Despite the reality that the United States is a White country, it is popular to hear the term “colorblindness.” Colorblindness is the belief that if one ignores racial differences, everything will be well. This is true for the majority population, but it is dangerous for anyone who is not White to believe in “colorblindness.”
A beautiful diary by a writer at Daily Kos explains this situation:
We black folk speak to our families and friends about racist attitudes we encounter daily but we never address it at work unless it cannot be avoided. Most of the time the people who direct it at us always pull the ‘race card’. So we go along each day learning to mask our feelings with smiles. We have learned to live with it because for the majority of us, we do not have a choice.
Several incidents (occurring in the past and recently) demonstrate that “colorblindness” did not, does not, and cannot ever exist in the United States.
Belief in the Inferiority of Black People
The majority population’s ridiculous notion of the inferiority of people belonging to the Black race negates even the idea of “colorblindness.”
Jim Crow Museum of Racist Memorabilia (sponsored by Ferris State University)
See the Jim Crow Museum of Racist Memorabilia for multiple examples of the deeply held belief of Black inferiority.
College Students and Blackface
Ralph R. Papitto
Mr. Papitto, a former chairman of the board of trustees of Roger Williams University, admitted to using the vile slur (the “N-word”) for Black persons during the trustees’ May meeting. His use of the vile slur occurred when the trustees were discussing how to add Black candidates to the board of trustees (presently all-White with 14 men and 2 women). Interestingly, Mr. Papitto said it was the first time he used the vile slur against Black people. Mr. Papitto, 80 years old, said he heard the vile term in the media.
He said he had never used the term before.
‘The first time I heard it was on television and then rap music or something,’ Papitto told WPRO.
A Washington Post editorial found this claim to be unbelievable.
Mr. Papitto said that one of the most vulgar and hurtful words in the English language “kind of slipped out.” He also said, “The first time I heard it was on television and then rap music or something,” conjuring an unlikely image of Mr. Papitto, who is 80, kicking back to a little Snoop Dogg or Busta Rhymes.
District of Columbia
In the District of Columbia, Mayor Adrian Fenty has stated upon selecting non-Black people for powerful positions in the District of Columbia government that he looked for the best people, regardless of race. But the use of “colorblindness” resulted in few Black people being selected for the top positions in a jurisdiction with a 60% Black population.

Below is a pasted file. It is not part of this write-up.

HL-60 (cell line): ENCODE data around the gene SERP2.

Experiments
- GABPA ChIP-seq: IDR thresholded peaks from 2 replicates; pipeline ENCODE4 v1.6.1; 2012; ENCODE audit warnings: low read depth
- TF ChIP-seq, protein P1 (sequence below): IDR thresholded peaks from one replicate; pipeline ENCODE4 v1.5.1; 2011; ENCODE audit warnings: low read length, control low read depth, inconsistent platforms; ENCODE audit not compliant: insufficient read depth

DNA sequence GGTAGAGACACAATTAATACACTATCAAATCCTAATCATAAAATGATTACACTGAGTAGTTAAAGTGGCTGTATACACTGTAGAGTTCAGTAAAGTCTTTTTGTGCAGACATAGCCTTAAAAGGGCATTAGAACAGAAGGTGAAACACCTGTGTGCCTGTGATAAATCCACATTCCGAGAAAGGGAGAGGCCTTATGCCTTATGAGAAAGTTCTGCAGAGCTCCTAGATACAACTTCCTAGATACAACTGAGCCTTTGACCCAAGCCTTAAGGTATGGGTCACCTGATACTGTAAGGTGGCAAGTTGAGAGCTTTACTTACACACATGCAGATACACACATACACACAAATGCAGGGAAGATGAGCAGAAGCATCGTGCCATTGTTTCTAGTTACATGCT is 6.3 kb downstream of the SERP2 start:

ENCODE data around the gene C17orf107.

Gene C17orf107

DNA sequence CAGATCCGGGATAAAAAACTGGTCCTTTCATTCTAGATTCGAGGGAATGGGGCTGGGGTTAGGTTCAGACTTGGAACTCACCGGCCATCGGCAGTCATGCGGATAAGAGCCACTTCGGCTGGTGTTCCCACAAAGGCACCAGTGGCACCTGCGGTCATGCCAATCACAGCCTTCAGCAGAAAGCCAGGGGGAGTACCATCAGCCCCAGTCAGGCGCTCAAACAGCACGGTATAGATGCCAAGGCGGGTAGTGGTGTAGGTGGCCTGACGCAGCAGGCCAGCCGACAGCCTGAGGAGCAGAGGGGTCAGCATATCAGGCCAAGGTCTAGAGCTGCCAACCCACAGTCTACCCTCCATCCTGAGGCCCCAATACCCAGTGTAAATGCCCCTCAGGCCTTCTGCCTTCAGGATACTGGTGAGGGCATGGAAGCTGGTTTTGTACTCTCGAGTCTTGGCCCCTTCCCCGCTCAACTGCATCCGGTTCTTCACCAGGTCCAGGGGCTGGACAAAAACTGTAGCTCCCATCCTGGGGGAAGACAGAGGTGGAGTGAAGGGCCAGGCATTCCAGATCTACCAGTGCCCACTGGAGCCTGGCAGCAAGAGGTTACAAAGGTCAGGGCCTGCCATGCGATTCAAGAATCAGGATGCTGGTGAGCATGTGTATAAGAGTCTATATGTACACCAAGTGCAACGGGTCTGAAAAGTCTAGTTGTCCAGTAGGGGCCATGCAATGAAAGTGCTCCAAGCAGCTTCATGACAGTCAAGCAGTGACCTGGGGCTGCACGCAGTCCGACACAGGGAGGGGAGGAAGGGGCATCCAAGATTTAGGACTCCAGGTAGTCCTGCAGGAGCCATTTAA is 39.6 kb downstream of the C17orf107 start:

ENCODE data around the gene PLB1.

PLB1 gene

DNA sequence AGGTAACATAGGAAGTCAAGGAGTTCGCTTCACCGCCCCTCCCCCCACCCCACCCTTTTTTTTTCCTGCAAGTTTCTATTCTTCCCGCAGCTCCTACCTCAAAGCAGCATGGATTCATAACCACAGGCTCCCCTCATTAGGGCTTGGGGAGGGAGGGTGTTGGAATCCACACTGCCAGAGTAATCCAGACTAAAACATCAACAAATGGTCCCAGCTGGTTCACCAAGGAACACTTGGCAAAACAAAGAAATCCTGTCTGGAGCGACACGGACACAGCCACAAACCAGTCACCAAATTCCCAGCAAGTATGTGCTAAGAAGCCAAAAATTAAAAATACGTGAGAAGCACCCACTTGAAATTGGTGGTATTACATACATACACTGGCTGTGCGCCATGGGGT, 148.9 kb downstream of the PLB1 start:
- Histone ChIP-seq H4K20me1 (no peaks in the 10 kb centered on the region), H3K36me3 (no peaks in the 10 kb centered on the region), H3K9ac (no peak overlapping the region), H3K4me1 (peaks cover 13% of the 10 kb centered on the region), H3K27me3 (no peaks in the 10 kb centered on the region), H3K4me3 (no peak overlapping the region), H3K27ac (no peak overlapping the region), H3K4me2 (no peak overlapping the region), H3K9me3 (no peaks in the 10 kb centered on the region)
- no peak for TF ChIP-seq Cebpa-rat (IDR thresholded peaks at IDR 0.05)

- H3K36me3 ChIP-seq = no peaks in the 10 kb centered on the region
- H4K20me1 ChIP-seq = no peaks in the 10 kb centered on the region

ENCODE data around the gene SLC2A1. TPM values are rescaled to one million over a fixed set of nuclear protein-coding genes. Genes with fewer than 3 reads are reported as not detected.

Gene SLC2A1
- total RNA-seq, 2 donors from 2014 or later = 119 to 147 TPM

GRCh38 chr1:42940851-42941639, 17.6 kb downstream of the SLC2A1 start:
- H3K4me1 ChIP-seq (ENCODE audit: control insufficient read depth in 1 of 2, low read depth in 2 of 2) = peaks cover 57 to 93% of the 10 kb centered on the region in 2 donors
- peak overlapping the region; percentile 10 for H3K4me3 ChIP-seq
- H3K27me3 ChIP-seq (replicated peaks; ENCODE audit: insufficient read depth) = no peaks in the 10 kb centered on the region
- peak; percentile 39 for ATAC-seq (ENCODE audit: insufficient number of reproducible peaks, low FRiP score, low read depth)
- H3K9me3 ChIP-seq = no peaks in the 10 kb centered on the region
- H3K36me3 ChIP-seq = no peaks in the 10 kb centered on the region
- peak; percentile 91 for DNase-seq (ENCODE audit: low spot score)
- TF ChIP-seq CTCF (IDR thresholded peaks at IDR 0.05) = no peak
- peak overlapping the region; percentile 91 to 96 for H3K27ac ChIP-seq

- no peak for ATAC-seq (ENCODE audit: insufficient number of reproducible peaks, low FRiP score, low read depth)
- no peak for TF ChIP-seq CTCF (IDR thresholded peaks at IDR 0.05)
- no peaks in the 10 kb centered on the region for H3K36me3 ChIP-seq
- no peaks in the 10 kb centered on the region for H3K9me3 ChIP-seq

In announcing Rubin’s nomination, Fenty addressed a potentially thorny issue. He is naming a white man to replace a black chief in a majority-black city. Fenty drew some criticism when he recently named Acting Police Chief Cathy L. Lanier, also white, to replace a black chief.
‘We interviewed people from all different nationalities, backgrounds and regions,” Fenty said. “We believe these are the best candidates. If you look at our entire Cabinet, you’ll see we are committed to diversity.’
Since taking office six months ago, Fenty (D) has replaced African Americans with non-black people in four of the city’s highest-profile jobs: city administrator, police chief, fire chief and schools chief. Among those who hold arguably the 10 most influential positions, five are white, three are of Asian descent and one is Latino. Only one — Neil O. Albert, the deputy mayor for planning and economic development — is black.
In dozens of interviews, residents, particularly African Americans, said they are concerned that Fenty’s choices have created a Cabinet that does not reflect the city it governs. They also said he has made many of his appointments in virtual isolation, consulting few city leaders or residents.
‘How can there be a scarcity of blacks for positions in the city with the most qualified black people in the world?’ … ‘If you can’t find qualified black people in Washington, D.C. . . . it makes me wonder: How hard did he really search?’
However, race cannot be completely avoided as an issue in DC, as Washington Post columnist Colbert King explained:
‘Not only has [Mayor Adrian] Fenty shopped west of the river for his appointees,’ the column observed, ‘but he’s also shown an affinity for white ones, especially in the public-safety realm.’…
Is this focus on race a holdover from the Marion Barry era? No. It’s been part of the District for more than a century.
Read ‘The Senator and the Socialite,’ Lawrence Otis Graham’s new book about former slave Blanche Kelso Bruce, the first black man to serve a full term in the U.S. Senate.